The Ship itself is housed in a specially conditioned building, the wood is incredibly delicate and so must be protected from natural weathering. What remains is basically just over half of the ship, you can get a good idea of the way it was laid out and of course it’s size just by looking at it. There is also plenty of information that’ll explain exactly what each section of the ship was for. The collection of artefacts will astound you, there are hundreds of items that don’t just tell us about life at sea in the 16th Century but about each individual that worked on the Mary Rose. Weapons, tools and furniture help us understand their roles whilst their personal possessions help us to see who they are. Some have marked their bowls with inscriptions and others have personalised luggage, it’s absolutely fascinating seeing their stories laid out before you and certainly a worthwhile stop here at the Historic Dockyard.
One of Britain’s most revered Admirals and likely the most famous officer its naval history, Horatio Nelson’s story plays a big part in Several of the Dockyards museums. My first stop after seeing the Mary Rose was the HMS Victory, Nelson’s ship that lead his forces at the battle of Trafalgar. Naturally she has seen plenty of renovations since that fateful day however it doesn’t make her any less impressive. If stepping onto the ship isn’t enough for you there’s plenty to learn once you do, guides will tell you all about each room as you make your way round. You can see Nelson’s quarters, where the crew lodged, the impress array of cannons and of course where the man was shot.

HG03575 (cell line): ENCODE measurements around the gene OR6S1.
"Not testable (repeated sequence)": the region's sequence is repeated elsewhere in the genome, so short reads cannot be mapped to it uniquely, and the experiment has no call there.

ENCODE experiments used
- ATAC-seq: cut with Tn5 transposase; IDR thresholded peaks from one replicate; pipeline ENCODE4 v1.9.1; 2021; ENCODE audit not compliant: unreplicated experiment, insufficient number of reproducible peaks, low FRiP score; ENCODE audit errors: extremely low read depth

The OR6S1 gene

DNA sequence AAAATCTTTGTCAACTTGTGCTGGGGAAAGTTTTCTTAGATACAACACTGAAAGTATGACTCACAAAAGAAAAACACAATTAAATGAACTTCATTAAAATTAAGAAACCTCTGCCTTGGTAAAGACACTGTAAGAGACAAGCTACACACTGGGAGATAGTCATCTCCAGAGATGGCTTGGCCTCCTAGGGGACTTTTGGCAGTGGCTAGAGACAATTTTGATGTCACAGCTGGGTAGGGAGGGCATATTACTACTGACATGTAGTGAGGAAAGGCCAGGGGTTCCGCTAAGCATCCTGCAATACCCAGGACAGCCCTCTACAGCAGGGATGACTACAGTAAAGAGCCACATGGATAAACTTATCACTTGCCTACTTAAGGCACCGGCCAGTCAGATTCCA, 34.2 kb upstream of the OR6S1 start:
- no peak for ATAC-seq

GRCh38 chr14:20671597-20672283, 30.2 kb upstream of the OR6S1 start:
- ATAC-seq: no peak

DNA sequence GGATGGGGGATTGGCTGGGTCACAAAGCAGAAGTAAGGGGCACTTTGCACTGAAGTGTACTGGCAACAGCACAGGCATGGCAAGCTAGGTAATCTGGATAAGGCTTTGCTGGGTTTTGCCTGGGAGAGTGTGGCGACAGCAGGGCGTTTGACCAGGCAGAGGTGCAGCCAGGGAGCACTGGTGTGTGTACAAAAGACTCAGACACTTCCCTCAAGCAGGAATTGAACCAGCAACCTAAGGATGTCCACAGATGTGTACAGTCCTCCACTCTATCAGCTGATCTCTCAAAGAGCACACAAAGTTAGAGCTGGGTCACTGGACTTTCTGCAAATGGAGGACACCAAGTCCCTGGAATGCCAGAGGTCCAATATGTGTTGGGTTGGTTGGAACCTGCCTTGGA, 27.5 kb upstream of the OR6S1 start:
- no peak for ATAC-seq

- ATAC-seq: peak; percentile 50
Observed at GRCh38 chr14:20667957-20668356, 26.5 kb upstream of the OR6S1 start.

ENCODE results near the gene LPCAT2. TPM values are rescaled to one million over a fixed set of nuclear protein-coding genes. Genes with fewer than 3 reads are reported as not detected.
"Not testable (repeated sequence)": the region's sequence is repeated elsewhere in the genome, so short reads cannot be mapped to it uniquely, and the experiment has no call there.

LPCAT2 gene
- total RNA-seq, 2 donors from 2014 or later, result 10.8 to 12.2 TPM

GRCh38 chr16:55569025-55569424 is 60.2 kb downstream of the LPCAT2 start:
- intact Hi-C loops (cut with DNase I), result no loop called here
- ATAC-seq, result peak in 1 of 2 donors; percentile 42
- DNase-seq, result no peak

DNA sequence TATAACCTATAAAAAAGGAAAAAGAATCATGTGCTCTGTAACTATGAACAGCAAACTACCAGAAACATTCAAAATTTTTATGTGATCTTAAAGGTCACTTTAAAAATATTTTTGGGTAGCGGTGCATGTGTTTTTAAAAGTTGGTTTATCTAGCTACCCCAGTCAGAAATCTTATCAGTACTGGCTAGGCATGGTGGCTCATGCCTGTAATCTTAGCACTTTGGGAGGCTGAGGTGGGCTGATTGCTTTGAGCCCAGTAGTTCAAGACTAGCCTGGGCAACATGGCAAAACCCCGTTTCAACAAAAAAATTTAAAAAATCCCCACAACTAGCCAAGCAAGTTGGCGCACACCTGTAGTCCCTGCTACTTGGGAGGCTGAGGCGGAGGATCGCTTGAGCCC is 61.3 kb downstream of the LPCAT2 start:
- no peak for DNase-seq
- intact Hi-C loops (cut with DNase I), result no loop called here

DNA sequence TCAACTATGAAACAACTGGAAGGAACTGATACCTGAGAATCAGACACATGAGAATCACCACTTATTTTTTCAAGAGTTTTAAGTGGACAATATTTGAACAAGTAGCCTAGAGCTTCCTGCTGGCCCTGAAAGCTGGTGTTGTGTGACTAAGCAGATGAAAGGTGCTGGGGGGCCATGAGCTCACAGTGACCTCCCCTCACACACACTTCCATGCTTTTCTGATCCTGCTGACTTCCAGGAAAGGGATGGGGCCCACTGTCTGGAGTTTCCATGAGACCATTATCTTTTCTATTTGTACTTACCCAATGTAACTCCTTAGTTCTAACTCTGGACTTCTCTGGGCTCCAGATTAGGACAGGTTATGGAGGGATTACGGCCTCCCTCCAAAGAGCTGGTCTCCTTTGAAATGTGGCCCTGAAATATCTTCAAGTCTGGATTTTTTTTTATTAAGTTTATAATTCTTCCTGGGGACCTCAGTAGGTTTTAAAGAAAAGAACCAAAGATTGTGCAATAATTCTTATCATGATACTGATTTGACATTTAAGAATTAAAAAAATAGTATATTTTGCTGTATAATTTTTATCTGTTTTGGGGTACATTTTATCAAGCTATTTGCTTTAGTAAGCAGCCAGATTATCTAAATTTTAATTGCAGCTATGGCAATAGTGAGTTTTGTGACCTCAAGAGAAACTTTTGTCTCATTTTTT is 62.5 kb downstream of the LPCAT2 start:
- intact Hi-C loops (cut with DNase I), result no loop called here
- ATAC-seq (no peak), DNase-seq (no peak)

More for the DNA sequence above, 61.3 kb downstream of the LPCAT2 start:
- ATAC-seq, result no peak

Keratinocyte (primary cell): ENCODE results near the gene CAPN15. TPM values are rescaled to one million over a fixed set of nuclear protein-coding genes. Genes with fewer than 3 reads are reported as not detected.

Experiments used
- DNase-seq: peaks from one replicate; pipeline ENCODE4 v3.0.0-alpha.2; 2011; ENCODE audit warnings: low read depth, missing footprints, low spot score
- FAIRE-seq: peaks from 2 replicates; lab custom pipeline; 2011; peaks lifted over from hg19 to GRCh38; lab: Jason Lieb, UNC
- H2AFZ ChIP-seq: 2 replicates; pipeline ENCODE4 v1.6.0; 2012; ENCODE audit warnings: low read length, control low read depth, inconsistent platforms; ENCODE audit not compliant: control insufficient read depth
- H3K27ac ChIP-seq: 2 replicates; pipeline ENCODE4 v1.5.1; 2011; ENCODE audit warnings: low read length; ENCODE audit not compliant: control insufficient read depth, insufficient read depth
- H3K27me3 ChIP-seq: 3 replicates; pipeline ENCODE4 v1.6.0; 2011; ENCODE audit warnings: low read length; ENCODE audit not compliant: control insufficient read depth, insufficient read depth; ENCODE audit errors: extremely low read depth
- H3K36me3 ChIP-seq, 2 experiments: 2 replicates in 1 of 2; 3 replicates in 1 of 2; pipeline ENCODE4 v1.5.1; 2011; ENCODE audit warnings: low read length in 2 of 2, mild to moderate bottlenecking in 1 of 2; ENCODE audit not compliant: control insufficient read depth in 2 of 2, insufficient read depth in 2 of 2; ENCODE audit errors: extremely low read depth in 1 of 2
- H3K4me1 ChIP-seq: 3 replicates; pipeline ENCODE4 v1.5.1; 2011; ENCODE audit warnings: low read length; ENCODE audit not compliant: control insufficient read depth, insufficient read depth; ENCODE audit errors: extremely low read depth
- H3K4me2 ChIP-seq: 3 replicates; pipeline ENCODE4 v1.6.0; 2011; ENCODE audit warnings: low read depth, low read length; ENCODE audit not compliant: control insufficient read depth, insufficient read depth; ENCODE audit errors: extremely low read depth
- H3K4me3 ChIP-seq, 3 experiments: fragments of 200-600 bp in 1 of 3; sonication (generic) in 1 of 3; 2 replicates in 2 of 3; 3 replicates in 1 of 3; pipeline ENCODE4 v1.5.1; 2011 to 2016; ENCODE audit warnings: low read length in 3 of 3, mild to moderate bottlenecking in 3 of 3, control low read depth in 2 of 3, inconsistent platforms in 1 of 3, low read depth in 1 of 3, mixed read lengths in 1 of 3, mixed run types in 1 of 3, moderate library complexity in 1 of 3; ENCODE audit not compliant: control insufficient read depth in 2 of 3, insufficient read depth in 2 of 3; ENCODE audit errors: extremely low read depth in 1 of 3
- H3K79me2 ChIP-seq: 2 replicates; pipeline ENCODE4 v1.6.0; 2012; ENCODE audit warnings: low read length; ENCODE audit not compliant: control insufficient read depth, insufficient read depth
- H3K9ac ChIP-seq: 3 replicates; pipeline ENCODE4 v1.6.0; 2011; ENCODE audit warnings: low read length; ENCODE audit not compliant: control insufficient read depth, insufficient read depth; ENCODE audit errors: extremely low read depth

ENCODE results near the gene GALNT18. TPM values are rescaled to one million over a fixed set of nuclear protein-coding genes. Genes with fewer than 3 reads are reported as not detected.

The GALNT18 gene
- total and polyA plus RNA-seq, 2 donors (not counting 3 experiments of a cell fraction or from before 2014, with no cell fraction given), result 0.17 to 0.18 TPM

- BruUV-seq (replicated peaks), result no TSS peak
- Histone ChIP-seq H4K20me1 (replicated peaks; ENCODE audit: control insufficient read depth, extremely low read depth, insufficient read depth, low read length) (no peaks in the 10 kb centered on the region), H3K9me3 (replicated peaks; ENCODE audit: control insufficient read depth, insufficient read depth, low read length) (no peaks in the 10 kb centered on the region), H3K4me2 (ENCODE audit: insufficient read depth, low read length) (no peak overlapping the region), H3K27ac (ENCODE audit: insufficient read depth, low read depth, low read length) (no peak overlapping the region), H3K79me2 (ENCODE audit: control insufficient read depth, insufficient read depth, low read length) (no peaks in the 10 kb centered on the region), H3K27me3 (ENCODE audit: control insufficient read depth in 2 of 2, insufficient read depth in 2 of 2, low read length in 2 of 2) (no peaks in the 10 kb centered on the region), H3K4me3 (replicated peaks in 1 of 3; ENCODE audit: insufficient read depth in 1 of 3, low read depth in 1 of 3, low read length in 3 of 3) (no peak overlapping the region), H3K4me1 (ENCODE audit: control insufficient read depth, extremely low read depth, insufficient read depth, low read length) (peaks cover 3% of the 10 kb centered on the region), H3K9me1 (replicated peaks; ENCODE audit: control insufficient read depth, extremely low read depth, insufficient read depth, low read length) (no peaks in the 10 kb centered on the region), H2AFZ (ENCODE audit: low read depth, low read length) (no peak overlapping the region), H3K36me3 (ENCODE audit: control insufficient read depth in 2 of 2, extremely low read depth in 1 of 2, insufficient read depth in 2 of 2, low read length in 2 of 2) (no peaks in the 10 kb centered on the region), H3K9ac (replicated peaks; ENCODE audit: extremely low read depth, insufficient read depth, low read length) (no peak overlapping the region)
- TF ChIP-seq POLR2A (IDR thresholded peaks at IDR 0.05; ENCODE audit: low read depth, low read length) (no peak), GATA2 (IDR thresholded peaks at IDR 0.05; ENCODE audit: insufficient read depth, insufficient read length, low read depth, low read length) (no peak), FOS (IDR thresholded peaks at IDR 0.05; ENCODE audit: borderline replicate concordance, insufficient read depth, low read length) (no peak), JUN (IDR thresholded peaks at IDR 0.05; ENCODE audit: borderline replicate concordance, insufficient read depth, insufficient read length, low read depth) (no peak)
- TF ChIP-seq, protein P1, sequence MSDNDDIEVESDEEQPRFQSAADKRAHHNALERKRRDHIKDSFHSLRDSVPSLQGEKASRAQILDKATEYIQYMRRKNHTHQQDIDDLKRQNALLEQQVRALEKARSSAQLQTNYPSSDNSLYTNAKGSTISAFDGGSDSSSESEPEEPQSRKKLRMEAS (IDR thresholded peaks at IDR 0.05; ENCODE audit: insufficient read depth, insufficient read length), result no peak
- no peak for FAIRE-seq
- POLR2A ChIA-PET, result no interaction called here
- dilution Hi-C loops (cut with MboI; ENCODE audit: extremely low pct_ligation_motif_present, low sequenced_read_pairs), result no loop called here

Nelson’s story however does not end there, in fact there is an entire museum right next to the HMS Victory all about the man’s life called the Nelson Gallery. From his early start as a young lad, through his many campaigns and finally to Trafalgar you can learn all about him and his family here. There is a particularly interesting story behind the Chelengk, a jewel gifted to him by Sultan Selim III after his victory in 1798 at the Battle of the Nile. This is the iconic jewellery piece that he wore on his hat, he was extremely proud of it and it is said to be the first decoration of its kind to be gifted to a non-Muslim. Unfortunately, the Chelengk was stolen years ago however a replica sits in his place made to its exact specifications.
My last stop was the Trafalgar Experience. This exhibit gives you a step by step rundown of the Battle of Trafalgar. This was a real highlight of the National Museum of the Royal Navy for me, learning about the tactics that Nelson employed to defeat the French, not only that but simple changes he made to ensure efficiency amongst his fleet. After this you see on screen exactly how the battle played out and why Nelson is still revered as such an impressive tactician. Like I say there are so many sights, I only made it through around 200 years of history, barely touching half of what was on offer. I for one will certainly be heading back to see the rest though.